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April 27, 2012
by Pascale LeDraoulec
“Fiddleheads are the unfurled fronds of a fern.” Try saying that ten times! Better not. Their season is so fleeting you might miss them. Some shoppers were lucky enough to snap some up at the market last week. Newgate Farms will have more this week and probably next. These vegetables are gathered in the spring when they are still tightly curled and between 4 and 6 inches high.
This period lasts for about 15 days – usually between mid-April and early July, depending on the region. Fiddleheads must be harvested just days after they emerge, as the plants become positively inedible once they uncoil. See Warren Hart’s recipe for sauteed fiddleheads, below.
Not only are they fun to say but they are delicious – a bit like asparagus only more wild. The easiest way to prepare them is to gently saute them with garlic and herbs and/or lemon until they are tender, flavorful, with just a bit of a crispness left to them. Or, you can toss them with angel hair pasta, throw them in a curry, or saute them in brown butter with prosciutto. They taste great with bacon!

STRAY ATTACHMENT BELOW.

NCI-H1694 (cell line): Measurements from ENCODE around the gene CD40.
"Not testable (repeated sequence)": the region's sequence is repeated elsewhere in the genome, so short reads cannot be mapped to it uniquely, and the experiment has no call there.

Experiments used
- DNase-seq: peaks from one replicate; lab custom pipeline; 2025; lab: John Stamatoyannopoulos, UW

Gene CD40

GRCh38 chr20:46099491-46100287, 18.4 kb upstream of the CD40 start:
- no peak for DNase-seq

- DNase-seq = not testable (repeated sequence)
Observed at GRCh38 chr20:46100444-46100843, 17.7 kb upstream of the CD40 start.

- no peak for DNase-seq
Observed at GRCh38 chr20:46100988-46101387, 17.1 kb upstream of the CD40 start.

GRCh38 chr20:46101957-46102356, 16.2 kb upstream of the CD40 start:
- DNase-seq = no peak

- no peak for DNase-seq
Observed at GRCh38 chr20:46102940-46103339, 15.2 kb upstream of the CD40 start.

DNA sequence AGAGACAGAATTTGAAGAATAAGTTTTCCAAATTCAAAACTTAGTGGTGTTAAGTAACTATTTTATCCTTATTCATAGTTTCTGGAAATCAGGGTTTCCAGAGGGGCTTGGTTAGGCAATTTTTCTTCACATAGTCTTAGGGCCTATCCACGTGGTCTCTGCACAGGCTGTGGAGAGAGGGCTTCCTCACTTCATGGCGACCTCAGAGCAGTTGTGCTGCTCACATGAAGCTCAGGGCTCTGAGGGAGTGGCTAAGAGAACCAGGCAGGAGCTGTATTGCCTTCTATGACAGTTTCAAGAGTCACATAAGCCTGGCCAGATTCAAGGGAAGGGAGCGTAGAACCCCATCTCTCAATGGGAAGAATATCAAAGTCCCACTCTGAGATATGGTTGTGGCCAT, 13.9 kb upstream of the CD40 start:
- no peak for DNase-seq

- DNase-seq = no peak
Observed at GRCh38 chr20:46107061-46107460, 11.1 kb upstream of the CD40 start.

This is the fourth Saturday of the month which means Lasagna Preziosa will be joining us. This week chef Riccardo Befi has been fiddling with a moussaka recipe – which, he insists is just a puddle-jump from his popular eggplant parmigiana. Speaking of Greece, Demetra of Kontoulis Olive Oil will also be here this week. Did you know that the last time she was here a regular shopper bought a $400 cistern of her oil? I always love it when Riccardo and Demetra are in the house at the same time. It makes our little market feel plucked out of a small European village.
Kings Roaming Angus is also here this week…so stock up on chicken for the grilling season! He will also have plenty of farm fresh eggs.
Since the weather looks good for the weekend, we will be out on the lawn again, directly in front of the Church of St. Mary the Virgin. We got such positive feedback from shoppers about that location last week. Is there a better feeling than lush grass underfoot in early spring?
And don’t forget to bring your knives for the knife sharpeners.
See you at the market!
Pascale Le Draoulec
Wash the fiddelhead ferns, cut off the tips of the stems, and then saute a bunch of garlic in olive oil and added the fiddleheads along with some fresh pepper and let them cook for a bit longer than I would have guessed—till the fiddleheads turn a lighter green.
You could put them on some nice emmer pasta (from Flour City Pasta—the emmer wheat is tasty and has three times the protein of most pasta). Serve with a glass of your favorite wine and maybe some fresh bread and a little salad and you have a great meal.